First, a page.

Another example would be a child being inconsistently social on a seemingly random basis until the environment of the social interactions is considered. Maybe the child finds bright light challenging and so is less willing or able to socialize in a sunny park or a bright classroom but is merrily chatting with friends in a darker environment like the library or under a large tree. These sorts of sensory or environmental aspects may be contributing factors for an apparently inconsistent willingness or ability to socialize (Broitman et al., 2020). If identified, relevant support can be provided and created: for example, moving activities rather than advising social skills training.
Beyond these immediate sensory stimuli, there are other environmental factors to consider, such as the physical aspects of an environment, including how crowded an area might be, size, amount of light, amount of noise, temperature level, or clothing requirements. For example, the discomfort of a particular item of mandatory school clothing may, in fact, be a cause for not enjoying school rather than anything about the school itself. If discovered, this can lead to simple solutions around modifying the clothing. Relatedly, someone with a temperature sensitivity may dislike warmer, smaller spaces and therefore prefer larger work areas or classrooms. Again, this might be an easily made accommodation.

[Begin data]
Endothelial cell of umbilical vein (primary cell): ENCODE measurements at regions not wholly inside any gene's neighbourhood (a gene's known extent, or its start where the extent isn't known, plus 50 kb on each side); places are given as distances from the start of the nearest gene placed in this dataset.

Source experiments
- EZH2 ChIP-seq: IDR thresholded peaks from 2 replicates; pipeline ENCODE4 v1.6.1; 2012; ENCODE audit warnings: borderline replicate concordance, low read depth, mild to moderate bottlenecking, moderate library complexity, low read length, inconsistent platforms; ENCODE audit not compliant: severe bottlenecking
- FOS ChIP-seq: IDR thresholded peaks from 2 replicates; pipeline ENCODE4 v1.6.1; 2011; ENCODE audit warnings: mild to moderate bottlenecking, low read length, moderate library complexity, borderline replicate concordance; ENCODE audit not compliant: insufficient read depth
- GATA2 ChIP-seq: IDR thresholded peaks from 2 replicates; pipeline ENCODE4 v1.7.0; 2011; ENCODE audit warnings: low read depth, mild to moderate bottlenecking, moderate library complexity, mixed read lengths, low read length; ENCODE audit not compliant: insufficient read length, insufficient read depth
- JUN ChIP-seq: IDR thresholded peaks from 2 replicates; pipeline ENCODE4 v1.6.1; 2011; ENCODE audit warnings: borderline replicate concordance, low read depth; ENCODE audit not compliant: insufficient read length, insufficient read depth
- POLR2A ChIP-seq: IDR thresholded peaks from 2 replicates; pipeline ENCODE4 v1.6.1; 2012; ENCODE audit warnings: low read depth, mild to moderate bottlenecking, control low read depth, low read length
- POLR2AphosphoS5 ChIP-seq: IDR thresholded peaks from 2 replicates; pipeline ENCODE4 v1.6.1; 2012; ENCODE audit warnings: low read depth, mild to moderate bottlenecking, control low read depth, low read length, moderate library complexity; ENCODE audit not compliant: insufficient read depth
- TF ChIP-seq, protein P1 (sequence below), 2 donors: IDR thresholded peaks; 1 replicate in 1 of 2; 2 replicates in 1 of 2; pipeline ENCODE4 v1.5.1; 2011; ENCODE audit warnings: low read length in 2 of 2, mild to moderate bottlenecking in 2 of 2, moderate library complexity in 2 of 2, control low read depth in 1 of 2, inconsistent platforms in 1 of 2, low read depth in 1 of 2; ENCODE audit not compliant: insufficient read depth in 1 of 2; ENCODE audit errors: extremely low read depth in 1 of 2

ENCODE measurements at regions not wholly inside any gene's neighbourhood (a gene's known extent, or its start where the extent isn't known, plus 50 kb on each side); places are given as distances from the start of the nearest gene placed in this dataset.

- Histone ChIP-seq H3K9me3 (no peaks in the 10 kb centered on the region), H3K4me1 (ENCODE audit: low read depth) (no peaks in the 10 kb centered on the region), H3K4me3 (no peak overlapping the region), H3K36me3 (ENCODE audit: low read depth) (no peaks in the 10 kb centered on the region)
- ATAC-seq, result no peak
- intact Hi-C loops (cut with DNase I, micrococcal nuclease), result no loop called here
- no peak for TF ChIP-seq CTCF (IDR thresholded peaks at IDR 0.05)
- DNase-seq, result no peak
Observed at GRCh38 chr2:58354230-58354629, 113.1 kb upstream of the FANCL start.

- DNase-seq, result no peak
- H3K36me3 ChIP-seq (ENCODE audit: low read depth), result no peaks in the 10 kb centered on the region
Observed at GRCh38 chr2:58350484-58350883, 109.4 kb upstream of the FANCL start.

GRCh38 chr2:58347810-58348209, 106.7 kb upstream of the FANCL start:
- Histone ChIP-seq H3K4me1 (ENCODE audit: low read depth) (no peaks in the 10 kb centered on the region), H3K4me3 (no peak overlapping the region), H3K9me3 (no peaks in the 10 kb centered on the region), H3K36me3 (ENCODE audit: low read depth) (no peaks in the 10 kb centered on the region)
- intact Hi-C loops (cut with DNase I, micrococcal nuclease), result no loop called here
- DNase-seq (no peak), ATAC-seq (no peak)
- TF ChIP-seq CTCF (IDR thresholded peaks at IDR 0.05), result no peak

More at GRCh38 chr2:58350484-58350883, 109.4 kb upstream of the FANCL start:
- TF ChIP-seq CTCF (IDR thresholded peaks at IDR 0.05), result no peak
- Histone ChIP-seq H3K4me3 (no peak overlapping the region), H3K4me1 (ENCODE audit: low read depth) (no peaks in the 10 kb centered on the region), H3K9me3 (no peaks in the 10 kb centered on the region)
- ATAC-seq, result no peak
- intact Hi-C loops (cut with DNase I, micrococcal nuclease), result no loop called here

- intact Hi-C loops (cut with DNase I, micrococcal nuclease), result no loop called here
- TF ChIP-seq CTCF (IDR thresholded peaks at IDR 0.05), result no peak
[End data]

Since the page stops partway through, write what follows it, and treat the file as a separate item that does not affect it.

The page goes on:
Similarly, the environments involved in getting to or from an activity should be considered. The environment at school might not have sensory challenges, but the walk home in the afternoon could pose problems. Consider the amount and complexity of transit time, the familiarity of the transit route, and the flexibility of arrival and departure times from the event or place as presenting sensory challenges and potential solutions (Broitman et al., 2020).
The case of Moira
Moira was not assessed until she was 19, and even then, she was not accurately diagnosed until a second consultation. A host of additional psychological issues resulted from this late diagnosis. Among other concerns, Moira had many unaddressed environmental and sensory issues, including heat, texture, and light.
From a very early age, Moira remembered hating being outside in bright light and warm temperatures. She first began complaining about light sensitivity in 4th grade—specifically that the classroom lights were too bright. Taken to get her eyes checked, she was given glasses despite the fact she did not have actual “vision” issues but hypersensitivity to light. The glasses did not solve the issue, resulting in years of headaches that impacted her social and academic engagement in brightly-lit school environments.